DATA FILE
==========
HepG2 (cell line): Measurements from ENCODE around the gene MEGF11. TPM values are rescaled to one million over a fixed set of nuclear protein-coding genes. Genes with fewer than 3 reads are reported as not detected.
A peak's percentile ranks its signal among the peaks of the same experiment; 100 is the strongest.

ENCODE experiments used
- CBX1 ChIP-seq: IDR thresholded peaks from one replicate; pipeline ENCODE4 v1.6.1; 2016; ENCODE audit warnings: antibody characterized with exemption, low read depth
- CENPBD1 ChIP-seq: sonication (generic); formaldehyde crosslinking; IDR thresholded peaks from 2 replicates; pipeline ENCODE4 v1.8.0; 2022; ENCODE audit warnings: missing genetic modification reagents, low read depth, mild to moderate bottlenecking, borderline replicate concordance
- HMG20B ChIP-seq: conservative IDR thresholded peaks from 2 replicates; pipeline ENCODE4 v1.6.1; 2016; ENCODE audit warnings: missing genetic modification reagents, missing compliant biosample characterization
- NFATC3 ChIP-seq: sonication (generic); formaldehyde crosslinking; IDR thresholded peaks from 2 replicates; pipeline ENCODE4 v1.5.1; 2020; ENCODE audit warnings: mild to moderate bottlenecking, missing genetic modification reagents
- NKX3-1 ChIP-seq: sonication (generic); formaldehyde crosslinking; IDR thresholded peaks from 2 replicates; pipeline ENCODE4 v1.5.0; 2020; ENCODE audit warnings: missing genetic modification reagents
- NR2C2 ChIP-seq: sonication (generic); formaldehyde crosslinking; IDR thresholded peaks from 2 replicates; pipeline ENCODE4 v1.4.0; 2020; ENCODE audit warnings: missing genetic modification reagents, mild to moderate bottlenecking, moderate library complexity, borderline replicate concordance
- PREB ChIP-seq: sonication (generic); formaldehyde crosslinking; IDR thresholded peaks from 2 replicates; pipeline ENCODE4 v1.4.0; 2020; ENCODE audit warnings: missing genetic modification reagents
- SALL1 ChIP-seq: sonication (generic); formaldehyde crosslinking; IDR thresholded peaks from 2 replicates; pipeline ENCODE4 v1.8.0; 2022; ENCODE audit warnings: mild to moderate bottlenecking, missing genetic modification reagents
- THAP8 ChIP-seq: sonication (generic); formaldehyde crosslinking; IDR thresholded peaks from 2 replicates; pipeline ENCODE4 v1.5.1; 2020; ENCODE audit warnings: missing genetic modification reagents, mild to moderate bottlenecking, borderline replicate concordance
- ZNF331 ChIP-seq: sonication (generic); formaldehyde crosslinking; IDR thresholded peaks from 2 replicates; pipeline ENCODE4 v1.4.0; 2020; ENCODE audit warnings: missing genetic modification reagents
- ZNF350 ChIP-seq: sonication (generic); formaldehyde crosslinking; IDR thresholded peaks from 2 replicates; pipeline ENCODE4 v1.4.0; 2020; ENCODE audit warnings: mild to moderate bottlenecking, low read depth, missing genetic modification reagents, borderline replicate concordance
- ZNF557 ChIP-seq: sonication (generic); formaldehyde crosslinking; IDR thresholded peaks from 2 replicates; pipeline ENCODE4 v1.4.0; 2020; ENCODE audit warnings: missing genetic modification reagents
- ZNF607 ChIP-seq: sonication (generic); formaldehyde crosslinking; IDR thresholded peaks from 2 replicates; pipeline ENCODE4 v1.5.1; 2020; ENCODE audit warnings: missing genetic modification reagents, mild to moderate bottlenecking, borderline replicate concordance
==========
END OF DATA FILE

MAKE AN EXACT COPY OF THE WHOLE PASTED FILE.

HepG2 (cell line): Measurements from ENCODE around the gene MEGF11. TPM values are rescaled to one million over a fixed set of nuclear protein-coding genes. Genes with fewer than 3 reads are reported as not detected.
A peak's percentile ranks its signal among the peaks of the same experiment; 100 is the strongest.

ENCODE experiments used
- CBX1 ChIP-seq: IDR thresholded peaks from one replicate; pipeline ENCODE4 v1.6.1; 2016; ENCODE audit warnings: antibody characterized with exemption, low read depth
- CENPBD1 ChIP-seq: sonication (generic); formaldehyde crosslinking; IDR thresholded peaks from 2 replicates; pipeline ENCODE4 v1.8.0; 2022; ENCODE audit warnings: missing genetic modification reagents, low read depth, mild to moderate bottlenecking, borderline replicate concordance
- HMG20B ChIP-seq: conservative IDR thresholded peaks from 2 replicates; pipeline ENCODE4 v1.6.1; 2016; ENCODE audit warnings: missing genetic modification reagents, missing compliant biosample characterization
- NFATC3 ChIP-seq: sonication (generic); formaldehyde crosslinking; IDR thresholded peaks from 2 replicates; pipeline ENCODE4 v1.5.1; 2020; ENCODE audit warnings: mild to moderate bottlenecking, missing genetic modification reagents
- NKX3-1 ChIP-seq: sonication (generic); formaldehyde crosslinking; IDR thresholded peaks from 2 replicates; pipeline ENCODE4 v1.5.0; 2020; ENCODE audit warnings: missing genetic modification reagents
- NR2C2 ChIP-seq: sonication (generic); formaldehyde crosslinking; IDR thresholded peaks from 2 replicates; pipeline ENCODE4 v1.4.0; 2020; ENCODE audit warnings: missing genetic modification reagents, mild to moderate bottlenecking, moderate library complexity, borderline replicate concordance
- PREB ChIP-seq: sonication (generic); formaldehyde crosslinking; IDR thresholded peaks from 2 replicates; pipeline ENCODE4 v1.4.0; 2020; ENCODE audit warnings: missing genetic modification reagents
- SALL1 ChIP-seq: sonication (generic); formaldehyde crosslinking; IDR thresholded peaks from 2 replicates; pipeline ENCODE4 v1.8.0; 2022; ENCODE audit warnings: mild to moderate bottlenecking, missing genetic modification reagents
- THAP8 ChIP-seq: sonication (generic); formaldehyde crosslinking; IDR thresholded peaks from 2 replicates; pipeline ENCODE4 v1.5.1; 2020; ENCODE audit warnings: missing genetic modification reagents, mild to moderate bottlenecking, borderline replicate concordance
- ZNF331 ChIP-seq: sonication (generic); formaldehyde crosslinking; IDR thresholded peaks from 2 replicates; pipeline ENCODE4 v1.4.0; 2020; ENCODE audit warnings: missing genetic modification reagents
- ZNF350 ChIP-seq: sonication (generic); formaldehyde crosslinking; IDR thresholded peaks from 2 replicates; pipeline ENCODE4 v1.4.0; 2020; ENCODE audit warnings: mild to moderate bottlenecking, low read depth, missing genetic modification reagents, borderline replicate concordance
- ZNF557 ChIP-seq: sonication (generic); formaldehyde crosslinking; IDR thresholded peaks from 2 replicates; pipeline ENCODE4 v1.4.0; 2020; ENCODE audit warnings: missing genetic modification reagents
- ZNF607 ChIP-seq: sonication (generic); formaldehyde crosslinking; IDR thresholded peaks from 2 replicates; pipeline ENCODE4 v1.5.1; 2020; ENCODE audit warnings: missing genetic modification reagents, mild to moderate bottlenecking, borderline replicate concordance